posted by Andy Roberts on Mon 6th Jun 2005 18:19 UTC
IconAnyone who has used Microsoft Word for a reasonable amount of time will recognise my very own Andy's Laws on Word:

  1. Likelihood of a crash is directly proportional to the importance of a document.
  2. Likelihood of a crash is inversely proportional to the time left before its deadline.
  3. Likelihood of a crash is directly proportional to the duration since you last saved.
  4. Likelihood of you throwing your computer out of the window is directly proportional to the number of times Clippy pops up.
  5. That's enough laws for now...

In all seriousness, I've written many words in large documents using Microsoft Word. Nowadays, I can use OpenOffice because it's come a long way and really is a decent product (the current v2 beta is very good). However, ever since my never-ending woes with Word during my degree, when I started my PhD, I decided to go and try out Latex. Actually, that's not quite true, I wanted to submit a paper to a journal and it only accepted Latex documents. The deadline was the same day as I found out about the call for papers. I jumped straight into the deep-end with both feet. Needless to say, I had a hard time of it and wasn't Latex's best fan that day. (Lesson: don't try to learn something new in a rush!)

Undeterred, I stuck with Latex and realised that it wasn't so hard after all. There was a learning curve, but for the typical documents that I often wrote, there was very little to learn. I'm very glad I persevered because I wouldn't want to use any thing else for my papers/reports any more. I'm not the only one who's glad to move away from the WYSIWYG world. This article will not be a tutorial for how to use Latex, instead an overview of its benefits and why I think it trumps what word processors have to offer.

What is Latex?

In 1978, Donald Knuth - arguably one of the most famous and well respected computer scientists - embarked on a project to create a typesetting system, called Tex (pronounced 'tech'), after being disappointed with the quality of his acclaimed The Art of Programming series. Around 10 years later, he froze the language after originally anticipating spending a single year! Tex gave extremely fine-grained control of document layout. However, the vast flexibility meant it was complex, so by the mid-80s Leslie Lamport created a set of macros that abstracted away many of the complexities. This allowed for a simpler approach for creating documents, where content and style were separate. This extension became Latex (pronounced 'lay-tech').

Latex is essentially a markup language. Content is written in plain text and can be annotated with various 'commands' that describe how certain elements should be displayed. The Latex interpreter reads in a Latex marked-up file, renders the content into a document and dumps it a new file. Therefore, it's not an interactive system that is the de-facto method for document creation nowadays.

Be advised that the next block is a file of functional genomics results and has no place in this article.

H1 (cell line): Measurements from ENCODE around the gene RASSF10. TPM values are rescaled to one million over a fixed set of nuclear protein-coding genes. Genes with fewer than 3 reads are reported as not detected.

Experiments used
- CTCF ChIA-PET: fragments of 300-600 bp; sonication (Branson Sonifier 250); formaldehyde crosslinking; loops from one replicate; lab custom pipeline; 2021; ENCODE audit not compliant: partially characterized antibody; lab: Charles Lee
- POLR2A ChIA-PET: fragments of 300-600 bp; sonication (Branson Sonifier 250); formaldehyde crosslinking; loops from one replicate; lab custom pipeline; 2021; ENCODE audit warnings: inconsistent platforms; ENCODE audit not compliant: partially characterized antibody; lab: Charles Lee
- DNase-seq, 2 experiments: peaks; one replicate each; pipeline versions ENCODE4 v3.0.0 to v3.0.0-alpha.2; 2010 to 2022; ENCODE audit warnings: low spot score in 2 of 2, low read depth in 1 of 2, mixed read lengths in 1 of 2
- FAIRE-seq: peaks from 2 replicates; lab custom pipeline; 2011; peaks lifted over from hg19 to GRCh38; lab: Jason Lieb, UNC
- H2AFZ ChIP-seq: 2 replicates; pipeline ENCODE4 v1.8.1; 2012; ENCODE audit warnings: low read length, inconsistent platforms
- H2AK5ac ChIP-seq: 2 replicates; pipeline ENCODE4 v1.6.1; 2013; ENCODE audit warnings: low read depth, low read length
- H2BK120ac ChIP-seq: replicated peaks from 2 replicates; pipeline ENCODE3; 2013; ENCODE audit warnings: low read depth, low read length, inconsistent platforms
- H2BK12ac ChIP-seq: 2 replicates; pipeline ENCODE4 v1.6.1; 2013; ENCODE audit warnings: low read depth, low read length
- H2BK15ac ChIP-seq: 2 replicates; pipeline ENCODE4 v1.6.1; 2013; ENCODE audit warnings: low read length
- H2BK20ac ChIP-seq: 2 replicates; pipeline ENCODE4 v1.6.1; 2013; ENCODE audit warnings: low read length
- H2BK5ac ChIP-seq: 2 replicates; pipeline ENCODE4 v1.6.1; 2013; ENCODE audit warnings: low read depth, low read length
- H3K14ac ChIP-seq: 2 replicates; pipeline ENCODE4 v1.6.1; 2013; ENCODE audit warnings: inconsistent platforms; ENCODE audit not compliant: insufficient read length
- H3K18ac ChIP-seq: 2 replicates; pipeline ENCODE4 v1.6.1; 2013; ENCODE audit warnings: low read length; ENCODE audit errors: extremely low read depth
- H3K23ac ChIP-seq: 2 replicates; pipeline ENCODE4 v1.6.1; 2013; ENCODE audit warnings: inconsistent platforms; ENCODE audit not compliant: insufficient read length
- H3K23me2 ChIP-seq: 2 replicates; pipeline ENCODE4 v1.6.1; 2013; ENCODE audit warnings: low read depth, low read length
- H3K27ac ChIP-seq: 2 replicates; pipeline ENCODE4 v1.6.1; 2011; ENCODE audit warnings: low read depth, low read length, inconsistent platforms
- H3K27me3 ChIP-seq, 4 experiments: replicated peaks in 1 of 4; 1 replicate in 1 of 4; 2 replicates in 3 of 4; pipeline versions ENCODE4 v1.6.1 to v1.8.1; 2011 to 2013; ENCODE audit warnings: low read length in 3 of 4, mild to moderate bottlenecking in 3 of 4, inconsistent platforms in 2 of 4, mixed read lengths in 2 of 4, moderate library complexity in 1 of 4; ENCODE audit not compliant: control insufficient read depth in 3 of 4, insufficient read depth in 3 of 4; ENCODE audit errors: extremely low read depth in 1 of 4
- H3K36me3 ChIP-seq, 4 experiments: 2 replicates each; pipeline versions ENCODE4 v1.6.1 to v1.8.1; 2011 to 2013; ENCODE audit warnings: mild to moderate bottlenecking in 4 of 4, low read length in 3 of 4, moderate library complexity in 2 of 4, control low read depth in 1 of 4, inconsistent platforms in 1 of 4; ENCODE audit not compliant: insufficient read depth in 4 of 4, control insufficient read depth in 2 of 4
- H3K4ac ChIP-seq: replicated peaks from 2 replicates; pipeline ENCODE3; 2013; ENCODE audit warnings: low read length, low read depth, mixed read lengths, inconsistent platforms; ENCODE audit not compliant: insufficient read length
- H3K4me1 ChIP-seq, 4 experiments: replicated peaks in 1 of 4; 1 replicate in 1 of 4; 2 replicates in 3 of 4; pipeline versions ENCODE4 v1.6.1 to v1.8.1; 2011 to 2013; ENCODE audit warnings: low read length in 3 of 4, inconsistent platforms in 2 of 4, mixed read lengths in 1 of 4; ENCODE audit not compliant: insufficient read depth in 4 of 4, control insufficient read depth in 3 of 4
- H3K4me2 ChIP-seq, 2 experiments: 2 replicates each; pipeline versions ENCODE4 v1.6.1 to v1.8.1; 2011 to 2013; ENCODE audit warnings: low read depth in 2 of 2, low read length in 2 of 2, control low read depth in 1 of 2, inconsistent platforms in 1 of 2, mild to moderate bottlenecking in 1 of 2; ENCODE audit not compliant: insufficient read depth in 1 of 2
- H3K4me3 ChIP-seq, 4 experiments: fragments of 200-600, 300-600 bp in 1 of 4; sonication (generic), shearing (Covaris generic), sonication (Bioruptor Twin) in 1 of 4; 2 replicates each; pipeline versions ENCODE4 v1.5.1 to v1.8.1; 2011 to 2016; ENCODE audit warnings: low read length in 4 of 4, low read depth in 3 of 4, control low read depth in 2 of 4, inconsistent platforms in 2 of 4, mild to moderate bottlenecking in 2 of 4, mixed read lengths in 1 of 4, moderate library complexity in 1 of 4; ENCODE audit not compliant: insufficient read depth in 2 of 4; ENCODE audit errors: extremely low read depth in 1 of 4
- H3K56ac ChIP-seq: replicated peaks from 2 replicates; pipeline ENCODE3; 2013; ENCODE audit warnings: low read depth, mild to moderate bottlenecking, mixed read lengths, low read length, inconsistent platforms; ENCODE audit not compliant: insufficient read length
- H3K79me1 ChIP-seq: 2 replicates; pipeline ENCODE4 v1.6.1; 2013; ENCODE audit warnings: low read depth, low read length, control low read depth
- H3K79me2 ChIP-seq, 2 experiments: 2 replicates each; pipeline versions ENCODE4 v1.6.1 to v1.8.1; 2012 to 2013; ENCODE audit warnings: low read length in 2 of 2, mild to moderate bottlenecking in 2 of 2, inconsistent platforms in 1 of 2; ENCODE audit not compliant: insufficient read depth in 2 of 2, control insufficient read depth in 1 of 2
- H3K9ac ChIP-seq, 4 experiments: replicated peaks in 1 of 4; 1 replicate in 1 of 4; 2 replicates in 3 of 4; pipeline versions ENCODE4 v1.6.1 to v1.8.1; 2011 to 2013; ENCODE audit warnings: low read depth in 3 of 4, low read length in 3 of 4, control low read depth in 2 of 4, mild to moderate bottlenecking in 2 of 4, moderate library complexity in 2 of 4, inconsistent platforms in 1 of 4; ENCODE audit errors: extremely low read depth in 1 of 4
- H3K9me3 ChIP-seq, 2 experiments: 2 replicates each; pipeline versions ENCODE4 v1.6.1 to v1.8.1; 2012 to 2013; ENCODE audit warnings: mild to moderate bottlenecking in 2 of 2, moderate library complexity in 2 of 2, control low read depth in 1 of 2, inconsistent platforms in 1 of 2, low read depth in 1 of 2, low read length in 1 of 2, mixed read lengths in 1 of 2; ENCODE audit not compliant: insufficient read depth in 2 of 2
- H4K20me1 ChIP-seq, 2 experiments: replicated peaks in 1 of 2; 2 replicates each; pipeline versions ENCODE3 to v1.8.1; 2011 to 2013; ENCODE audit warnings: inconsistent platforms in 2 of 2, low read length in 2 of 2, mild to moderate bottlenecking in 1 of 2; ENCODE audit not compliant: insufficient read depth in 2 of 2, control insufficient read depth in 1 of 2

Separation of content and style

Not the most obvious advantage, possibly because a lot of Word users don't understand why this so beneficial. When producing your Latex document, you are concentrating on the content itself. You introduce structure explicitly by telling Latex when a new section begins, for example, but you don't then faff around trying to decide how the section headers should look. That's done later.

This is opposed to the average Word user, who will immediately highlight a given section header and apply formatting to it: maybe a larger font, maybe underline, etc. The point is that this will then have to be applied to every header manually. Latex is better as it uses a document style. This defines how different elements within your document should look (like Cascading Style Sheets defining styles in HTML pages). If you fancy a change, you only change the style definitions once, then the presentation of the document will be updated automatically. This also ensures a consistent looking document (you wouldn't believe how many stylistically inconsistent Word docs I've read!)

Word does in fact have a similar Styles feature. However, because it's optional, people don't often know it exists. Latex forces you to declare the document semantics (this is a Good Thing!), which is why you can rely on it to produce a consistent looking document.

Table of contents
  1. LaTeX, Page 1/4"
  2. LaTeX, Page 2/4"
  3. LaTeX, Page 3/4"
  4. LaTeX, Page 4/4"
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